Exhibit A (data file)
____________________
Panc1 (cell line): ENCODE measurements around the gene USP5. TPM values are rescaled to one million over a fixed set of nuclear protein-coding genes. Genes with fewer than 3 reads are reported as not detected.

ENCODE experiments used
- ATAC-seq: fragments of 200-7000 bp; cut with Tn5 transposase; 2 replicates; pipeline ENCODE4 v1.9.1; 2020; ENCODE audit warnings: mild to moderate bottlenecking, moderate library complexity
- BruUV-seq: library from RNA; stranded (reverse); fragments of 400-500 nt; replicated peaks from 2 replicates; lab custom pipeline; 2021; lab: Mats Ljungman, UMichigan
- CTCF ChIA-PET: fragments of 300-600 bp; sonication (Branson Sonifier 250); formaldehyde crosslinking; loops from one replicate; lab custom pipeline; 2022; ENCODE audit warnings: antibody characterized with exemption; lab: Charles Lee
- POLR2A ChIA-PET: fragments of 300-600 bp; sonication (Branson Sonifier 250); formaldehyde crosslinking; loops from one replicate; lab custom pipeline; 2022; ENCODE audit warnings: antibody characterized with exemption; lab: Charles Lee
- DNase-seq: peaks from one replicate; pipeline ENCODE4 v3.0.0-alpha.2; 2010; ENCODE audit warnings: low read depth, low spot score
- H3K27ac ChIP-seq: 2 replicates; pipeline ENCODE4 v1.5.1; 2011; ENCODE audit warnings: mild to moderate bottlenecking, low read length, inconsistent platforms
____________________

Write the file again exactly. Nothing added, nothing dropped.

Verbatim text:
Panc1 (cell line): ENCODE measurements around the gene USP5. TPM values are rescaled to one million over a fixed set of nuclear protein-coding genes. Genes with fewer than 3 reads are reported as not detected.

ENCODE experiments used
- ATAC-seq: fragments of 200-7000 bp; cut with Tn5 transposase; 2 replicates; pipeline ENCODE4 v1.9.1; 2020; ENCODE audit warnings: mild to moderate bottlenecking, moderate library complexity
- BruUV-seq: library from RNA; stranded (reverse); fragments of 400-500 nt; replicated peaks from 2 replicates; lab custom pipeline; 2021; lab: Mats Ljungman, UMichigan
- CTCF ChIA-PET: fragments of 300-600 bp; sonication (Branson Sonifier 250); formaldehyde crosslinking; loops from one replicate; lab custom pipeline; 2022; ENCODE audit warnings: antibody characterized with exemption; lab: Charles Lee
- POLR2A ChIA-PET: fragments of 300-600 bp; sonication (Branson Sonifier 250); formaldehyde crosslinking; loops from one replicate; lab custom pipeline; 2022; ENCODE audit warnings: antibody characterized with exemption; lab: Charles Lee
- DNase-seq: peaks from one replicate; pipeline ENCODE4 v3.0.0-alpha.2; 2010; ENCODE audit warnings: low read depth, low spot score
- H3K27ac ChIP-seq: 2 replicates; pipeline ENCODE4 v1.5.1; 2011; ENCODE audit warnings: mild to moderate bottlenecking, low read length, inconsistent platforms